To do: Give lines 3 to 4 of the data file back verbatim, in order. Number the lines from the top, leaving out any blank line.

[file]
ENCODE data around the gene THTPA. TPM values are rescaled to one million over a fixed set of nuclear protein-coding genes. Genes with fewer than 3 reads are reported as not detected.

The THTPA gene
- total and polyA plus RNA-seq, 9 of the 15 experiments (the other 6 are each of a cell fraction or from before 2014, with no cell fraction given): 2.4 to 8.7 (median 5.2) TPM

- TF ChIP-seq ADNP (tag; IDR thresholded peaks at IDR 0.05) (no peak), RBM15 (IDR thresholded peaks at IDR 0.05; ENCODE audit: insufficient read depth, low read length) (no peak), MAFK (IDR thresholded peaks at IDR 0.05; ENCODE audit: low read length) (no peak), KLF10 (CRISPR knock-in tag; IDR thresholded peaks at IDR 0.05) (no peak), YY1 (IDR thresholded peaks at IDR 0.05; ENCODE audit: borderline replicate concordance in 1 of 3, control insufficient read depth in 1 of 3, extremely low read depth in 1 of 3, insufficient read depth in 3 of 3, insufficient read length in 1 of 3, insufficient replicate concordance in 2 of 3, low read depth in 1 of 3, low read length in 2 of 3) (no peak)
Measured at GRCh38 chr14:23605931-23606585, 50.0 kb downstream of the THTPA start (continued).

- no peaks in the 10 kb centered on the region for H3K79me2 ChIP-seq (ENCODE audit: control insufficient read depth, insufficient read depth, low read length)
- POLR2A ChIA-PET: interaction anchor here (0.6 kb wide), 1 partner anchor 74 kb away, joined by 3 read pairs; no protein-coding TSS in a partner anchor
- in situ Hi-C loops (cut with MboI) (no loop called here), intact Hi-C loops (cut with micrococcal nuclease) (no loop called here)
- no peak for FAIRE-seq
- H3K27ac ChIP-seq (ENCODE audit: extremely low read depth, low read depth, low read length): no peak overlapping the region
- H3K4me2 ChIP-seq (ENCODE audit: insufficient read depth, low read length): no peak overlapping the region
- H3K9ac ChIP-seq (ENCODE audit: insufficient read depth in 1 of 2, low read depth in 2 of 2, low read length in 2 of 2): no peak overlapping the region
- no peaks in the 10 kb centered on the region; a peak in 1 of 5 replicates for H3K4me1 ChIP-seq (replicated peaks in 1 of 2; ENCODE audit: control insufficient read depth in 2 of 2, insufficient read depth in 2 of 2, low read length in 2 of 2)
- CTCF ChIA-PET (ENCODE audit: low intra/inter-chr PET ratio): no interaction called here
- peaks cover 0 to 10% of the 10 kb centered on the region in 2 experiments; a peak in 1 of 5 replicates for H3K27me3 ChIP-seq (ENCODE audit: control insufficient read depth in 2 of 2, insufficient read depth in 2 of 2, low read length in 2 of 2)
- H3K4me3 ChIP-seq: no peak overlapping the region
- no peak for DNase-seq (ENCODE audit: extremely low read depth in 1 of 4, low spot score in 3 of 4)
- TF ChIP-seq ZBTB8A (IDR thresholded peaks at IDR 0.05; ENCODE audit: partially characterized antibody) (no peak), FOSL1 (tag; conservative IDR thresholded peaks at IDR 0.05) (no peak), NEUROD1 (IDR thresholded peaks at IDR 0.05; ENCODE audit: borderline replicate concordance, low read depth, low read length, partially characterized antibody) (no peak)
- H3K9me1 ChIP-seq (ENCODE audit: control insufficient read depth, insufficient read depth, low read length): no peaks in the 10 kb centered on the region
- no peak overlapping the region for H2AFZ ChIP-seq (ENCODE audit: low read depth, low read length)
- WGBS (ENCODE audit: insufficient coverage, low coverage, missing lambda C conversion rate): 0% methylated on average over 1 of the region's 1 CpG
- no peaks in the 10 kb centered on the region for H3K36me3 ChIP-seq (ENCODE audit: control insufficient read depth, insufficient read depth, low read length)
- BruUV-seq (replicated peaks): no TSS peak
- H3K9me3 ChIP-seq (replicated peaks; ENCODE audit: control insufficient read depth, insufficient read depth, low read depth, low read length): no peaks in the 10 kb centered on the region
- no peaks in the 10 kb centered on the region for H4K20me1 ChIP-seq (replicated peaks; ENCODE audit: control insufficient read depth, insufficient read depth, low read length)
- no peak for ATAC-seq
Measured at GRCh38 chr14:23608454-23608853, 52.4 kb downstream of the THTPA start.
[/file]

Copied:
- total and polyA plus RNA-seq, 9 of the 15 experiments (the other 6 are each of a cell fraction or from before 2014, with no cell fraction given): 2.4 to 8.7 (median 5.2) TPM

- TF ChIP-seq ADNP (tag; IDR thresholded peaks at IDR 0.05) (no peak), RBM15 (IDR thresholded peaks at IDR 0.05; ENCODE audit: insufficient read depth, low read length) (no peak), MAFK (IDR thresholded peaks at IDR 0.05; ENCODE audit: low read length) (no peak), KLF10 (CRISPR knock-in tag; IDR thresholded peaks at IDR 0.05) (no peak), YY1 (IDR thresholded peaks at IDR 0.05; ENCODE audit: borderline replicate concordance in 1 of 3, control insufficient read depth in 1 of 3, extremely low read depth in 1 of 3, insufficient read depth in 3 of 3, insufficient read length in 1 of 3, insufficient replicate concordance in 2 of 3, low read depth in 1 of 3, low read length in 2 of 3) (no peak)